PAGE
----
Digital wallets and mortgage apps will vie with beer and cars for Super Bowl viewers as financial-services companies step up their advertising to cater to the changing preferences of millennials.
At least six financial brands have purchased airtime for Sunday's television spectacle that attracts more than 100 million viewers, aiming to establish a place among more mainstream institutions by promising easy and convenient ways to manage your money.
The Super Bowl featured just two financial-services ads last year and three in 2014.
Americans’ attitude about personal finance has undergone a shift since the global financial crisis of 2008, with more people — especially millennials — now favoring online platforms and digital wallets.
“The financial world is changing very quickly, and as a result the Super Bowl becomes a good platform to get ahead of the change,” said Tim Calkins, professor of marketing at Northwestern University’s Kellogg School of Management and creator of the school’s annual Super Bowl Advertising Review.
For the first time, PayPal Holdings, SunTrust Banks, Quicken Loans and Social Finance, also known as SoFi, have all bought ads during the Super Bowl, which will air on CBS.
A 30-second spot costs $5 million. TurboTax is returning for its third consecutive year, and its parent company, Intuit Inc., will make its second showing.
The theme is optimism. Consumer spending grew last year by the most since 2005, and purchases of new homes surged in December to the highest level in 10 months, closing out the best year for housing since 2007, according to the U.S. Commerce Department.
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Intuit’s commercial features a small business that uses its QuickBooks accounting software. Death Wish Coffee, based in Round Lake, N.Y., won the ad spot after a nationwide contest that began last year.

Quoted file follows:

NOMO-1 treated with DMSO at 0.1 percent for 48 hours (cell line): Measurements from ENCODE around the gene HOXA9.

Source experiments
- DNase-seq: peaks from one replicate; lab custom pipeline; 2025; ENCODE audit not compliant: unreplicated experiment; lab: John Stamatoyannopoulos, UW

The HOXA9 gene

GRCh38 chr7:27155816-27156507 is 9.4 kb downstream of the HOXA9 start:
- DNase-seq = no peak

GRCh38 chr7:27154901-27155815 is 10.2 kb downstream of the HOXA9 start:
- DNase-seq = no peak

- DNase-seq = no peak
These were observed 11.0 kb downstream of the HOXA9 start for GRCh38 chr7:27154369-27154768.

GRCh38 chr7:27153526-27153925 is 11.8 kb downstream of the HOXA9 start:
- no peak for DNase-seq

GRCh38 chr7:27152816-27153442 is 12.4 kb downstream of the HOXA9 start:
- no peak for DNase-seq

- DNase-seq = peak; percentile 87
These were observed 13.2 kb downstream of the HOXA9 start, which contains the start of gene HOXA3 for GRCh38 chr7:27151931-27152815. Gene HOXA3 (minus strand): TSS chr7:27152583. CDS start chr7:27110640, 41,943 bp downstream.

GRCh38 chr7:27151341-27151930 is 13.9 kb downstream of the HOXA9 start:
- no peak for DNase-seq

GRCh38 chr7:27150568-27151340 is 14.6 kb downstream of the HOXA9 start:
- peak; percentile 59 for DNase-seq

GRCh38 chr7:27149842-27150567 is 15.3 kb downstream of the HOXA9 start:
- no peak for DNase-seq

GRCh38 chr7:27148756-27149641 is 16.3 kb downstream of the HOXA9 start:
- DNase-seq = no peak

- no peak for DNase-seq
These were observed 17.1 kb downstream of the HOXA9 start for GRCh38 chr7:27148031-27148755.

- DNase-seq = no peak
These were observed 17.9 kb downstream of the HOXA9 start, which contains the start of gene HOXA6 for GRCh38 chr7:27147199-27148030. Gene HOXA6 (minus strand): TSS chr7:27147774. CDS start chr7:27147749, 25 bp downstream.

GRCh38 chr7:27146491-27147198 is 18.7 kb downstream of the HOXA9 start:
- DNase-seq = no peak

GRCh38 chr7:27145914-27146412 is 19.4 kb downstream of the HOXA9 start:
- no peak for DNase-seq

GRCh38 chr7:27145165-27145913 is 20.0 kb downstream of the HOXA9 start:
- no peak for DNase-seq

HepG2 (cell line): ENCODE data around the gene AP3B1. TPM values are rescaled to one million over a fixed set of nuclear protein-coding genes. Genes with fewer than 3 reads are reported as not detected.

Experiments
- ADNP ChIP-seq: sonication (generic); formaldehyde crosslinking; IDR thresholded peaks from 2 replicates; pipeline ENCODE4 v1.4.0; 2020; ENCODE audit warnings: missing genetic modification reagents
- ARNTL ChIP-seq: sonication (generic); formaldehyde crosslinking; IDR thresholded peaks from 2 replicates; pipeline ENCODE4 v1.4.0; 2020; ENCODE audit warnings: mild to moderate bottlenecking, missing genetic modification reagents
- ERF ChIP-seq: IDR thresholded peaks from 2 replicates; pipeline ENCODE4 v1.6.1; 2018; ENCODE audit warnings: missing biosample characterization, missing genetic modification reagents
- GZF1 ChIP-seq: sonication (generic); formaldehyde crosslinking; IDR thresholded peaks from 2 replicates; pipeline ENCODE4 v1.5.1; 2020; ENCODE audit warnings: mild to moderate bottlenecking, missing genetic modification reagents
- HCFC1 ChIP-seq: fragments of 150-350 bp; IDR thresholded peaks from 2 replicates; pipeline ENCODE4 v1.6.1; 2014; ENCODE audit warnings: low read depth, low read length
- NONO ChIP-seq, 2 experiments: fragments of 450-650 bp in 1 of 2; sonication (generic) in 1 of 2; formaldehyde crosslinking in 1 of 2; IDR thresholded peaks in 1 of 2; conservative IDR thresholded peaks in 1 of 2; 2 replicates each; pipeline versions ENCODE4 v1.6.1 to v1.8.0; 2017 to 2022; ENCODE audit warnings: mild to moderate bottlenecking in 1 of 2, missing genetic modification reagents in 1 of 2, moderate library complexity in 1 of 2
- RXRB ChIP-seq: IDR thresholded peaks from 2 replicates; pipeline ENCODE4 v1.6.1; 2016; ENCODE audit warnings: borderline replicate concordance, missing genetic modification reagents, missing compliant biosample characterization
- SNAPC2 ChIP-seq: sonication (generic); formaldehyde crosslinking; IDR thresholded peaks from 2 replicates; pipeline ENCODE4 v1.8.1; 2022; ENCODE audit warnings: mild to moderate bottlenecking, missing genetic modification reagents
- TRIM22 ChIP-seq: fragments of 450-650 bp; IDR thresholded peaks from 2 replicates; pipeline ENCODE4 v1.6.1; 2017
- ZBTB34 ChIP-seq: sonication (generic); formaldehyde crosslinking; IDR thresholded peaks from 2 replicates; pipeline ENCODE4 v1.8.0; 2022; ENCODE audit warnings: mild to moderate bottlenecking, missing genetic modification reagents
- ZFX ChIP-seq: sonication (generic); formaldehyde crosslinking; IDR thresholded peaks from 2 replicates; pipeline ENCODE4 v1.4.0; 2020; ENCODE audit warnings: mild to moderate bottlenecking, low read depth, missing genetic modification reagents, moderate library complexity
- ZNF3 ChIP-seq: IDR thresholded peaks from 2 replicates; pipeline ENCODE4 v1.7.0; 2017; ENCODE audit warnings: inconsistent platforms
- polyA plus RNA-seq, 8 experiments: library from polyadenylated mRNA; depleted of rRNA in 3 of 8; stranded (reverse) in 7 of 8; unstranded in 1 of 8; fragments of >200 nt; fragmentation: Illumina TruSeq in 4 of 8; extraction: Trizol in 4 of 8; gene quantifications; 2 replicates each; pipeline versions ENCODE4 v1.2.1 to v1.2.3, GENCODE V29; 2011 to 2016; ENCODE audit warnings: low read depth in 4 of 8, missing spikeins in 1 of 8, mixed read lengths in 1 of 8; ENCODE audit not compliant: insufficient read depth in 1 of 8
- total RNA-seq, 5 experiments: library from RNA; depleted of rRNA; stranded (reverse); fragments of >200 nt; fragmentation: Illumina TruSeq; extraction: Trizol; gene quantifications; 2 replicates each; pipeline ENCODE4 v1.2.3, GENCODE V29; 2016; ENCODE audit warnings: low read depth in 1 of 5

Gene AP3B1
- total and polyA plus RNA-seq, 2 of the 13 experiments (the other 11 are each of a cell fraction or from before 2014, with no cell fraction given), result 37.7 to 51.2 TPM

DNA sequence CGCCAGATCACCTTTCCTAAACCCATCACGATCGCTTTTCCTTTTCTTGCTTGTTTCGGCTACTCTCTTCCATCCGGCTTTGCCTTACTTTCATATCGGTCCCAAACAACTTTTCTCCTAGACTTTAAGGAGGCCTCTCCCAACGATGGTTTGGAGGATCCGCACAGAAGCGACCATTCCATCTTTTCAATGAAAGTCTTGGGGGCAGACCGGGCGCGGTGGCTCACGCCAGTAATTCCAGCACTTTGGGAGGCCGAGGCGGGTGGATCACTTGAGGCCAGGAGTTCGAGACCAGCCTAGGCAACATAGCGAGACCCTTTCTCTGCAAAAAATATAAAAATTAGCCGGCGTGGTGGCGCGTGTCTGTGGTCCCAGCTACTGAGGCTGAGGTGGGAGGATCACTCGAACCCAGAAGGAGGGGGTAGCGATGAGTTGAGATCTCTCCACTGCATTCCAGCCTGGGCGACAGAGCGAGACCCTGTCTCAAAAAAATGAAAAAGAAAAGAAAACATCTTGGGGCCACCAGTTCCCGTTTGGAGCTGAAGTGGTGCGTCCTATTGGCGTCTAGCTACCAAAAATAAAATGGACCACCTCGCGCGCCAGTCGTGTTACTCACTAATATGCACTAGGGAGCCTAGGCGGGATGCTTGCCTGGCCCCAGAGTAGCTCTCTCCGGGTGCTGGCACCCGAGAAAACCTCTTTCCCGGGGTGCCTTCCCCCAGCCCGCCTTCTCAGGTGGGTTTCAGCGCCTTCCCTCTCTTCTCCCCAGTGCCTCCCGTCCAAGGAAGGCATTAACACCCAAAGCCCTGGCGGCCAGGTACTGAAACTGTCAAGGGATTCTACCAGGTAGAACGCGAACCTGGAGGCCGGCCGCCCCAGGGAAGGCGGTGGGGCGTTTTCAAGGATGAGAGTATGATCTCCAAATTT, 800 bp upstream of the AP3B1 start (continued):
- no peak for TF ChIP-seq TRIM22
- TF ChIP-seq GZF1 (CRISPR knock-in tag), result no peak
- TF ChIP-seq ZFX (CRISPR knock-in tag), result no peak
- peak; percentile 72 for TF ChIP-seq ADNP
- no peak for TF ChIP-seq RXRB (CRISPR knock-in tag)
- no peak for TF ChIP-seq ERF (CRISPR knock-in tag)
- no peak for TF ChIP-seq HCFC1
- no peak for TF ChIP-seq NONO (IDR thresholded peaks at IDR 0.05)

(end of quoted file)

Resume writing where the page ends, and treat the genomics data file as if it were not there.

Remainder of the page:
Quicken Loans makes its Super Bowl premiere with a spot for its new product, Rocket Mortgage, which allows users to apply for a home loan online or via their mobile phone. The company said it will couple its ad, “What We Were Thinking,” with an online sweepstakes and social media push.
SunTrust said it hopes its first Super Bowl ad, “Hold Your Breath,” will start an ongoing nationwide movement promoting personal financial health. The campaign directs viewers to a website, onUp.com, for financial tips and tools.
TurboTax returns for its third consecutive Super Bowl appearance with a campaign demonstrating its online tax-filing software. A preview for its spot, “Someone Else,” features James Lipton, host of “Inside the Actors Studio,” being told he won’t star in a commercial for TurboTax.
San Jose, Calif.-based PayPal will take advantage of the game being hosted in nearby Santa Clara to air its first-ever Super Bowl ad. The company said its ad will showcase the future of money as the world shifts toward digital wallets and mobile money management.
SoFi began in 2011 as an online-lending platform for working professionals. It now hopes to showcase its financial products on a national stage. Its ad, “Great Loans for Great People,” will be its first Super Bowl spot.